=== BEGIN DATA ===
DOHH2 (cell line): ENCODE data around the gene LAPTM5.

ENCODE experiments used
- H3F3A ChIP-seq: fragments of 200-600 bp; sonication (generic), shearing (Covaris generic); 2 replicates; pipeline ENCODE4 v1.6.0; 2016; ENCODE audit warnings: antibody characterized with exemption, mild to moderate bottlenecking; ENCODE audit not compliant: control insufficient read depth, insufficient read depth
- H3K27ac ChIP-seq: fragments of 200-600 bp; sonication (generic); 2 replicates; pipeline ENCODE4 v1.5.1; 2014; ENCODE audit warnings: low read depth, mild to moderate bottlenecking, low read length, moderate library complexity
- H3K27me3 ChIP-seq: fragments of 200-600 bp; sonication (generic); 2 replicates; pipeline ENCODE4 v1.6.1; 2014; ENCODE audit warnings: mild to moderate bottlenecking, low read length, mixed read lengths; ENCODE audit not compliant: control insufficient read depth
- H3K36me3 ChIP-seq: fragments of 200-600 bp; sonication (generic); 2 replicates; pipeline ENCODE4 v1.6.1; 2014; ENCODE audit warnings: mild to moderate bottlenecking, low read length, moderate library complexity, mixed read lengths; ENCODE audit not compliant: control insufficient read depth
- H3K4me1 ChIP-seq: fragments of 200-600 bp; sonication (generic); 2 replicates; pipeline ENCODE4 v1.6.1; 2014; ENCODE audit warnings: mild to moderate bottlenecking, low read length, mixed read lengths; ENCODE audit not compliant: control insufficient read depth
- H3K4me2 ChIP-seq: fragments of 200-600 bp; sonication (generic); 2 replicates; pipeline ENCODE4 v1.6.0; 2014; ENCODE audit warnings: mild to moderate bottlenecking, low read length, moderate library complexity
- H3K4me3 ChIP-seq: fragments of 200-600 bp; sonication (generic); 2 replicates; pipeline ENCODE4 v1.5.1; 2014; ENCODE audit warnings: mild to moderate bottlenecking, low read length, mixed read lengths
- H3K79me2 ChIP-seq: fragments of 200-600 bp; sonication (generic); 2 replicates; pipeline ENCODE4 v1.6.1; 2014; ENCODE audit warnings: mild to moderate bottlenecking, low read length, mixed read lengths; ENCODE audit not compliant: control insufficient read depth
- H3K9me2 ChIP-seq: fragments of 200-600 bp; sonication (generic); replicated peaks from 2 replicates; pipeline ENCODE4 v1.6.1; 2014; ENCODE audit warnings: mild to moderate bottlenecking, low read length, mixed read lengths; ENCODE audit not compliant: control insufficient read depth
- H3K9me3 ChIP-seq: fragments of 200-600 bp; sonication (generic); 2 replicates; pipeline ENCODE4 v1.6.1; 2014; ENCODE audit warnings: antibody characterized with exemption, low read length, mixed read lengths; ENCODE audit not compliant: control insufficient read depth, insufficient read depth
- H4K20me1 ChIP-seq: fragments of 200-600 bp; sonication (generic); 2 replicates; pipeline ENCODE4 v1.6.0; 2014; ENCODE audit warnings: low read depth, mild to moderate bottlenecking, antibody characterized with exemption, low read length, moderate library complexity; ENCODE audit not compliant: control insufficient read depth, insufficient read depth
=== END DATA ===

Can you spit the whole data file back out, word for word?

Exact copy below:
DOHH2 (cell line): ENCODE data around the gene LAPTM5.

ENCODE experiments used
- H3F3A ChIP-seq: fragments of 200-600 bp; sonication (generic), shearing (Covaris generic); 2 replicates; pipeline ENCODE4 v1.6.0; 2016; ENCODE audit warnings: antibody characterized with exemption, mild to moderate bottlenecking; ENCODE audit not compliant: control insufficient read depth, insufficient read depth
- H3K27ac ChIP-seq: fragments of 200-600 bp; sonication (generic); 2 replicates; pipeline ENCODE4 v1.5.1; 2014; ENCODE audit warnings: low read depth, mild to moderate bottlenecking, low read length, moderate library complexity
- H3K27me3 ChIP-seq: fragments of 200-600 bp; sonication (generic); 2 replicates; pipeline ENCODE4 v1.6.1; 2014; ENCODE audit warnings: mild to moderate bottlenecking, low read length, mixed read lengths; ENCODE audit not compliant: control insufficient read depth
- H3K36me3 ChIP-seq: fragments of 200-600 bp; sonication (generic); 2 replicates; pipeline ENCODE4 v1.6.1; 2014; ENCODE audit warnings: mild to moderate bottlenecking, low read length, moderate library complexity, mixed read lengths; ENCODE audit not compliant: control insufficient read depth
- H3K4me1 ChIP-seq: fragments of 200-600 bp; sonication (generic); 2 replicates; pipeline ENCODE4 v1.6.1; 2014; ENCODE audit warnings: mild to moderate bottlenecking, low read length, mixed read lengths; ENCODE audit not compliant: control insufficient read depth
- H3K4me2 ChIP-seq: fragments of 200-600 bp; sonication (generic); 2 replicates; pipeline ENCODE4 v1.6.0; 2014; ENCODE audit warnings: mild to moderate bottlenecking, low read length, moderate library complexity
- H3K4me3 ChIP-seq: fragments of 200-600 bp; sonication (generic); 2 replicates; pipeline ENCODE4 v1.5.1; 2014; ENCODE audit warnings: mild to moderate bottlenecking, low read length, mixed read lengths
- H3K79me2 ChIP-seq: fragments of 200-600 bp; sonication (generic); 2 replicates; pipeline ENCODE4 v1.6.1; 2014; ENCODE audit warnings: mild to moderate bottlenecking, low read length, mixed read lengths; ENCODE audit not compliant: control insufficient read depth
- H3K9me2 ChIP-seq: fragments of 200-600 bp; sonication (generic); replicated peaks from 2 replicates; pipeline ENCODE4 v1.6.1; 2014; ENCODE audit warnings: mild to moderate bottlenecking, low read length, mixed read lengths; ENCODE audit not compliant: control insufficient read depth
- H3K9me3 ChIP-seq: fragments of 200-600 bp; sonication (generic); 2 replicates; pipeline ENCODE4 v1.6.1; 2014; ENCODE audit warnings: antibody characterized with exemption, low read length, mixed read lengths; ENCODE audit not compliant: control insufficient read depth, insufficient read depth
- H4K20me1 ChIP-seq: fragments of 200-600 bp; sonication (generic); 2 replicates; pipeline ENCODE4 v1.6.0; 2014; ENCODE audit warnings: low read depth, mild to moderate bottlenecking, antibody characterized with exemption, low read length, moderate library complexity; ENCODE audit not compliant: control insufficient read depth, insufficient read depth